If you’re unlucky enough to eat a salad contaminated with E. coli, it’s possible that you’ll never know the original source of the bug. After one recent outbreak of illnesses linked to leafy greens that ended in December, the CDC said that its investigation couldn’t identify the specific type or brand that had caused the problem. Even if a farm is flagged as the source, it often takes so long for the investigation to be completed that the lettuce isn’t recalled before consumers eat it.
At a startup called Aanika Biosciences, scientists are working on new technology that can change the process: the tech places invisible, edible microbial tags on each head of lettuce. That makes the tracking process vastly more simple than combing back through records of the produce supply chain on paper, trying to untangle where lettuce came from after it’s been through processing centers that mix greens from multiple farms together.
Right now, it’s nearly impossible to know the source of greens in a particular bag of salad mix sold at a store. “You’ve got a ton of different farms all flowing to a processing plant where it’s washed and packaged, and then that goes to multiple distributors and then thousands of end products and customers,” says Vishaal Bhuyan, cofounder and CEO of Aanika Biosciences. “When you have an outbreak, you can take one step quickly, because you have a serial number on the bag. But once you try to figure out what farms are in that bag, it becomes extremely difficult.”
In one E. coli outbreak in 2018 that killed five people and hospitalized nearly 100, the CDC traced the strain of the bacteria back to the lettuce-growing region near Yuma, Arizona, but couldn’t link it to a single farm, processor, or distributor. In a second outbreak the same year that left a healthy toddler legally blind and unable to speak or move and dozens of other sick, it took a month for the government to link the illnesses to romaine. When they did, they didn’t know the specific source, so they simply told Americans to throw away any romaine lettuce, sending truckloads of food to landfills. Another month later, they linked it to a farm, but they finally concluded that it may have come from multiple farms.
The new technology makes it possible for produce to be tracked in much more detail. “We use a common microbe that in other forms is a probiotic,” says Bhuyan. “It’s very common in the soil, it’s very common in agriculture and animal feed. You can buy it off Amazon.” The company inactivates the microbe so it can’t grow and forms a strong shell around it so it can withstand intense heat and other pressures. Then they make a few edits to the genome of the microbe to create a unique signature that can be assigned to a farm or particular harvest from that farm. (The startup is now working with GS1 US, the organization that administers the UPC code.) The microbial tags can easily be added to a head of lettuce when it’s first washed at a processing center, so the tags end up on every leaf; if it’s later mixed in a bag with greens from another farm, each can be uniquely tracked via a proprietary test. Tracking can also happen immediately, instead of taking weeks to search through antiquated paper records.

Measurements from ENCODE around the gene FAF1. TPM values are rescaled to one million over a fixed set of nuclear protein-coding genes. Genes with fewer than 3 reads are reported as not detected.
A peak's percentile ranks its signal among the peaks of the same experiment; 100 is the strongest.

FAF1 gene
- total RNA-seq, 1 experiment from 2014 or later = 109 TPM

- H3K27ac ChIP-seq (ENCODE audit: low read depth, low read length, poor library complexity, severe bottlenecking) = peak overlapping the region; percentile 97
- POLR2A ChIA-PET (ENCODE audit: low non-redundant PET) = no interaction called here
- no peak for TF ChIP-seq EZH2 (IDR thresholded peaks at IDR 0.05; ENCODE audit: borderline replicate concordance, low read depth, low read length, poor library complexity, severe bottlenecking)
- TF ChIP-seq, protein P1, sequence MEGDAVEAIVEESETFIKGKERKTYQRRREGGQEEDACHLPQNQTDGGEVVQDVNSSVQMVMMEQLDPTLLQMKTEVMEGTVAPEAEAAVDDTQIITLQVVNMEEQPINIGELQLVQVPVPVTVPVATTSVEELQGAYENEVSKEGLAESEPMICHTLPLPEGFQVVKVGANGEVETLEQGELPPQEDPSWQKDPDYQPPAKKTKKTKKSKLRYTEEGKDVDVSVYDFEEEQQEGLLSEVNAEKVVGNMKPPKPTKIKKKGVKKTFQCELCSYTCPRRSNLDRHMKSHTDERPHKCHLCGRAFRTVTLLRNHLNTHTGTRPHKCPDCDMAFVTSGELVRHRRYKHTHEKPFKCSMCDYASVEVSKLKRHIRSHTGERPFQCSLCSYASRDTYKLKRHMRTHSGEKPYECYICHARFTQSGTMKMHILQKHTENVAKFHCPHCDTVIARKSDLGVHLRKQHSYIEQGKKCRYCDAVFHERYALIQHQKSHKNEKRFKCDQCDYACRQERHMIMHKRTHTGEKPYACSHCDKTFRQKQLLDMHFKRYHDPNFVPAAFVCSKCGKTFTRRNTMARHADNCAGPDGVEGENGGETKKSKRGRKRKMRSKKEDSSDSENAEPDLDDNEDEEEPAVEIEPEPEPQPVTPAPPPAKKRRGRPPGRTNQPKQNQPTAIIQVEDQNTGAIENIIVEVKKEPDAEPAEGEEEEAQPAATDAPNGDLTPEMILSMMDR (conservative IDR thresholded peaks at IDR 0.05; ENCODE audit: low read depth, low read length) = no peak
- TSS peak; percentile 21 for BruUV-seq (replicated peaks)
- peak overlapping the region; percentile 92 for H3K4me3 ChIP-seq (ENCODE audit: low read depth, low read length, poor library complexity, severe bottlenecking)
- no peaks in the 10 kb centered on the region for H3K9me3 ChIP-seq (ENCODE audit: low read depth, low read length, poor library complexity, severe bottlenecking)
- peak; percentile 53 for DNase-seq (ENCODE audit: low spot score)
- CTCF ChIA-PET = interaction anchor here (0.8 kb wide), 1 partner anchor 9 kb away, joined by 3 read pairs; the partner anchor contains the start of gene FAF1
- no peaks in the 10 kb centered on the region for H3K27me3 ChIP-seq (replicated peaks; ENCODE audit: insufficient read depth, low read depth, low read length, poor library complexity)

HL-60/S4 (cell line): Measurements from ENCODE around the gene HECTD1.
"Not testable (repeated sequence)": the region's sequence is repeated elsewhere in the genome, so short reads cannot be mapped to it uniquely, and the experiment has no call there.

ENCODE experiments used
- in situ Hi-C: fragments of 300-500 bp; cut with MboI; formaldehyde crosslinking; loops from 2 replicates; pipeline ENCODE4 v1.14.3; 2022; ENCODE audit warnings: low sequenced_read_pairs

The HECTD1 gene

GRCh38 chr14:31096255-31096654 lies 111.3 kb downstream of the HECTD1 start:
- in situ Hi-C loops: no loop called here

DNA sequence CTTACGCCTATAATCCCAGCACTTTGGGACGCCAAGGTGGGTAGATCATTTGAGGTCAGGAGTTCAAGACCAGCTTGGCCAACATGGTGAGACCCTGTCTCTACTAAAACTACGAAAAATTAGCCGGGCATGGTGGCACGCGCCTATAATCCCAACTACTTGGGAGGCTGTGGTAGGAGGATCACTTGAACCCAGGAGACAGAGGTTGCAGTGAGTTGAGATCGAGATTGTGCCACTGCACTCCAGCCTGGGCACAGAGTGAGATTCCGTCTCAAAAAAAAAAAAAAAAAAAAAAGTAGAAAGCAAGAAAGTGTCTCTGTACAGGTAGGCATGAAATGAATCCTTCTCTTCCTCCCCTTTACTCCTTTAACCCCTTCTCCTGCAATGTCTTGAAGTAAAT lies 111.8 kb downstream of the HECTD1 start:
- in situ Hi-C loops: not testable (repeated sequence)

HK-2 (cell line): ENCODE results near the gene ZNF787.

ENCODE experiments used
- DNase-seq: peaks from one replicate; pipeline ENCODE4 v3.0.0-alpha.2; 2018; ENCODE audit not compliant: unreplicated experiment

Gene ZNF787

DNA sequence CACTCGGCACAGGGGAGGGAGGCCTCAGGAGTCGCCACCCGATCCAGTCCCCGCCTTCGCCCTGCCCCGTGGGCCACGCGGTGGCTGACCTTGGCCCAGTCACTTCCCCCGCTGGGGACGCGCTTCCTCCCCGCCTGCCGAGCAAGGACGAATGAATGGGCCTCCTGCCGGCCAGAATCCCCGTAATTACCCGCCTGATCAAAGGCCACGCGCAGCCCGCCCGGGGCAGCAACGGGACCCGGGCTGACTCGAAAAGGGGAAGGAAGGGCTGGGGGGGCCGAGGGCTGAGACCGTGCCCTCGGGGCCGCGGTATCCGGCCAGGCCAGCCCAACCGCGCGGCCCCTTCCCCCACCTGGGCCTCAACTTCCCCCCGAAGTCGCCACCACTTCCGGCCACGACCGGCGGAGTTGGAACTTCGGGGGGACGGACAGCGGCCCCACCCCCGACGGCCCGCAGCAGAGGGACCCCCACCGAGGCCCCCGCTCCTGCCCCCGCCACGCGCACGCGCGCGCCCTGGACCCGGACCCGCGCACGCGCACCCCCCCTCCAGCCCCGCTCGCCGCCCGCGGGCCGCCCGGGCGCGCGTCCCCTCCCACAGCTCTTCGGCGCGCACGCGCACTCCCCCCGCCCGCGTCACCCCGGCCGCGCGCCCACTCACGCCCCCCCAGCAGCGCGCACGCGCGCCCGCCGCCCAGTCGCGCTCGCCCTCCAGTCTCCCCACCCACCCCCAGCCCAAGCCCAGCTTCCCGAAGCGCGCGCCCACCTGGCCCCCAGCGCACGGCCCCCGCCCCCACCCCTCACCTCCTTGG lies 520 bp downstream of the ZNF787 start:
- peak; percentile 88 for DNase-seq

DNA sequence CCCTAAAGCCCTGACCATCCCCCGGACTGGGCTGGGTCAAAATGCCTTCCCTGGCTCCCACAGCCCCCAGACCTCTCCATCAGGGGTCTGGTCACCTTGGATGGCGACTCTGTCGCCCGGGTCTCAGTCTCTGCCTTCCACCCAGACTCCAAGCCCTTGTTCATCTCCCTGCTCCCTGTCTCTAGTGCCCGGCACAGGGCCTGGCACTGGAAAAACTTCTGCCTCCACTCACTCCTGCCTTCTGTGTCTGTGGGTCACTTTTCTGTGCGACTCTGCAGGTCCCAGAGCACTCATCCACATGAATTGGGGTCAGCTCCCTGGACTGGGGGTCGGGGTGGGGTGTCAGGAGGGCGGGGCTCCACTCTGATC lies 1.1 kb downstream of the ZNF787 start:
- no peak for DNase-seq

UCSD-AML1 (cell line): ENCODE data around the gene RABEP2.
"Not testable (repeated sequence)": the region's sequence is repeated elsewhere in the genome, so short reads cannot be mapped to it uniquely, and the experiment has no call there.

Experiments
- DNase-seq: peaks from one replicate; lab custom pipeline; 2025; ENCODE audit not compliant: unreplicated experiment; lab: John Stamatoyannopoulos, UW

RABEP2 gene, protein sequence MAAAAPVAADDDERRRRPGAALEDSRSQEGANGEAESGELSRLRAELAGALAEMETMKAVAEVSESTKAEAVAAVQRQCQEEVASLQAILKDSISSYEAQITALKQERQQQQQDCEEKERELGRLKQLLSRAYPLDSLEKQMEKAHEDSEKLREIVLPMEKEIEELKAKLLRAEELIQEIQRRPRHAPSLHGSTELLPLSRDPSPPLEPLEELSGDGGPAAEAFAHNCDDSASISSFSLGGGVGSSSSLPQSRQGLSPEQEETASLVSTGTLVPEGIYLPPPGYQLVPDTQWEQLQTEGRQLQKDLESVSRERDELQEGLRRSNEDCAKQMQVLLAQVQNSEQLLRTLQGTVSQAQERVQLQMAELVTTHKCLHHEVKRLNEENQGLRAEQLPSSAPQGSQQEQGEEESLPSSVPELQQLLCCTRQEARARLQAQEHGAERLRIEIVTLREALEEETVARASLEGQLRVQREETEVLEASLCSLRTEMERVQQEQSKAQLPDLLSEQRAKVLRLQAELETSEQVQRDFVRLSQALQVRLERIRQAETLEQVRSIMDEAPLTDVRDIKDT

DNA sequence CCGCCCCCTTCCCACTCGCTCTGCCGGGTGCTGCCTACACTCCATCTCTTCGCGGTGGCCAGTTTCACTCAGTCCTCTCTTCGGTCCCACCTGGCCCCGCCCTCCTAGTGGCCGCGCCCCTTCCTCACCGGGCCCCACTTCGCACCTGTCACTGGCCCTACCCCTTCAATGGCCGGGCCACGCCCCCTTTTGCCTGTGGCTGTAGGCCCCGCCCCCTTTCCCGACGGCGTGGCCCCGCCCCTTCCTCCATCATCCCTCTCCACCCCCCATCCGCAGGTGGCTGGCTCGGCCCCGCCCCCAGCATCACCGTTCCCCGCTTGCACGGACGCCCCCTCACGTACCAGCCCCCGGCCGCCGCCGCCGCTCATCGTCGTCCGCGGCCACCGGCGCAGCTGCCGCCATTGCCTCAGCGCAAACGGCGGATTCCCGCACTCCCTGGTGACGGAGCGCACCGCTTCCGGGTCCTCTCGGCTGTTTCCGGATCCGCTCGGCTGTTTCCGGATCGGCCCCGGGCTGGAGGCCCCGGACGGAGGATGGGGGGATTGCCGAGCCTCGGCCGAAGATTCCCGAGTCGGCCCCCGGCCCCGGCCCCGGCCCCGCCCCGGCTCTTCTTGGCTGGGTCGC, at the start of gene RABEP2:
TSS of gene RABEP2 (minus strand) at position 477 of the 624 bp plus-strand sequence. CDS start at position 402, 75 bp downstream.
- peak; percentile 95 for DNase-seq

There were 40 serious outbreaks of E. coli linked to leafy greens between 2009 and 2018, and the system doesn’t solve the underlying problem. Agriculture needs to do more to prevent lettuce fields from contamination. Often, the issue may be waste from nearby industrial animal farms that leak bacteria into water that’s later used to irrigate lettuce. The government arguably needs to go farther to monitor farms and give fines to those that are causing the problems. Some advocates of indoor farming believe that it’s a better way to grow greens—both because it can save water in drought-prone California and Arizona and because it can eliminate the risk of deadly outbreaks.
Still, for now, there’s a need for a new way to track the outbreaks that are happening, both to help limit illness and to prevent massive amounts of food waste. Aanika is now working to get its technology approved for use in food under the “generally recognized as safe” or GRAS designation and expects approval by the end of the year, at which point it will be ready for the market. “What’s fantastic about this is it’s very usable now,” Bhuyan says. “A lot of synthetic biology stuff is very forward, very out there, and so it’ll take a while. Our technology is actually rather simple.”